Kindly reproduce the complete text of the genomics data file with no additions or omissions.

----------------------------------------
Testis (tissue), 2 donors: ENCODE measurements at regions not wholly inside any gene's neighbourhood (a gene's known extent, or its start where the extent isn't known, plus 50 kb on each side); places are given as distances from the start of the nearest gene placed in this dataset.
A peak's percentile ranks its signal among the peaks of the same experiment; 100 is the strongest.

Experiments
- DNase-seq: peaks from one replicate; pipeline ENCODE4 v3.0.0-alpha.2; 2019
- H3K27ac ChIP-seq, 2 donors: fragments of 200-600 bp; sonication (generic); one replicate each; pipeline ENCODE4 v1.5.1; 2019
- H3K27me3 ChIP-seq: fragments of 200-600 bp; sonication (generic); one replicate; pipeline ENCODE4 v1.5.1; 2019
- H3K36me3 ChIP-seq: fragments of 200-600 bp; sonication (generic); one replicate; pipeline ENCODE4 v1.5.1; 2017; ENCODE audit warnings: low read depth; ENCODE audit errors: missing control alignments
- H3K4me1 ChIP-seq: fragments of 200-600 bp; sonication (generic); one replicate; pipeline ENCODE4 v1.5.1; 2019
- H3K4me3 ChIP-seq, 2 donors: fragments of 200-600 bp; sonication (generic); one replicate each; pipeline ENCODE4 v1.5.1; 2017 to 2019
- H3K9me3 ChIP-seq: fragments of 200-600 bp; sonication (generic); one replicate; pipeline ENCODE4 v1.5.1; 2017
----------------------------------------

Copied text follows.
Testis (tissue), 2 donors: ENCODE measurements at regions not wholly inside any gene's neighbourhood (a gene's known extent, or its start where the extent isn't known, plus 50 kb on each side); places are given as distances from the start of the nearest gene placed in this dataset.
A peak's percentile ranks its signal among the peaks of the same experiment; 100 is the strongest.

Experiments
- DNase-seq: peaks from one replicate; pipeline ENCODE4 v3.0.0-alpha.2; 2019
- H3K27ac ChIP-seq, 2 donors: fragments of 200-600 bp; sonication (generic); one replicate each; pipeline ENCODE4 v1.5.1; 2019
- H3K27me3 ChIP-seq: fragments of 200-600 bp; sonication (generic); one replicate; pipeline ENCODE4 v1.5.1; 2019
- H3K36me3 ChIP-seq: fragments of 200-600 bp; sonication (generic); one replicate; pipeline ENCODE4 v1.5.1; 2017; ENCODE audit warnings: low read depth; ENCODE audit errors: missing control alignments
- H3K4me1 ChIP-seq: fragments of 200-600 bp; sonication (generic); one replicate; pipeline ENCODE4 v1.5.1; 2019
- H3K4me3 ChIP-seq, 2 donors: fragments of 200-600 bp; sonication (generic); one replicate each; pipeline ENCODE4 v1.5.1; 2017 to 2019
- H3K9me3 ChIP-seq: fragments of 200-600 bp; sonication (generic); one replicate; pipeline ENCODE4 v1.5.1; 2017